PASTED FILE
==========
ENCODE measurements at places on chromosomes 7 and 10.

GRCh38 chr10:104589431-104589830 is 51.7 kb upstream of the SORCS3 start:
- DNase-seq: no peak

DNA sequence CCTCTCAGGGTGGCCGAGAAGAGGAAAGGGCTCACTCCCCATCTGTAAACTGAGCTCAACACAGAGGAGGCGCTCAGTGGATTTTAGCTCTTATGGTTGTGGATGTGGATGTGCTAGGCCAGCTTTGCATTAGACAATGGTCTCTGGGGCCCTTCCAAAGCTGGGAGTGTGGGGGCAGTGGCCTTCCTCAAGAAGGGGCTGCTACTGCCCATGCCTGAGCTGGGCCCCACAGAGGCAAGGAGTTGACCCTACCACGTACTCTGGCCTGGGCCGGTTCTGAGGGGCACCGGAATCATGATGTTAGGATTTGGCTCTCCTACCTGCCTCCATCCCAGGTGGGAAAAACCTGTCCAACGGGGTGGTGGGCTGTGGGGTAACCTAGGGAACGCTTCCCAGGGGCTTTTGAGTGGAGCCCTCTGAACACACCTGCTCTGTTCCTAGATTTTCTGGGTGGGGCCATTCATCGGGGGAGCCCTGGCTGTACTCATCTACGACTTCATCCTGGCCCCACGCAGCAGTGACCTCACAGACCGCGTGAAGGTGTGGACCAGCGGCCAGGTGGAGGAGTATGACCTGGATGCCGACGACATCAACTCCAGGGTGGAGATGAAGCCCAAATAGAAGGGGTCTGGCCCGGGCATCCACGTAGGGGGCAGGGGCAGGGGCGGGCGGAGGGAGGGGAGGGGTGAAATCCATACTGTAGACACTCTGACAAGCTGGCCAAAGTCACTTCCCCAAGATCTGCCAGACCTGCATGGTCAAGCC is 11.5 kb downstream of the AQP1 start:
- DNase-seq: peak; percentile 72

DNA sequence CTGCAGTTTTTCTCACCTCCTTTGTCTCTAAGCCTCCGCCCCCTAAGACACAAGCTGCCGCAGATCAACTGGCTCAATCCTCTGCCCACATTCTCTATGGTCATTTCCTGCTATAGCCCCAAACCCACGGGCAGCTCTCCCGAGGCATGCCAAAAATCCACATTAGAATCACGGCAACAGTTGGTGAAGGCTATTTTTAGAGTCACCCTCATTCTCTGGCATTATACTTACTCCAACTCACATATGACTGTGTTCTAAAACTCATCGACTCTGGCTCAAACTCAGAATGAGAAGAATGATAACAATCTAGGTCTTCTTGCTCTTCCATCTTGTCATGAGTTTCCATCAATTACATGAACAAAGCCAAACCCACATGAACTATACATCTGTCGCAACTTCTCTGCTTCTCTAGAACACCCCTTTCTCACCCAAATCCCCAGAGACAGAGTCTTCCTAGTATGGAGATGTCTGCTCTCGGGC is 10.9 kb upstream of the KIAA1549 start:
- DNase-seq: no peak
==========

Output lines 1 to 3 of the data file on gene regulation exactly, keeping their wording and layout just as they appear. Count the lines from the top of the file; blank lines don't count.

ENCODE measurements at places on chromosomes 7 and 10.

GRCh38 chr10:104589431-104589830 is 51.7 kb upstream of the SORCS3 start:
- DNase-seq: no peak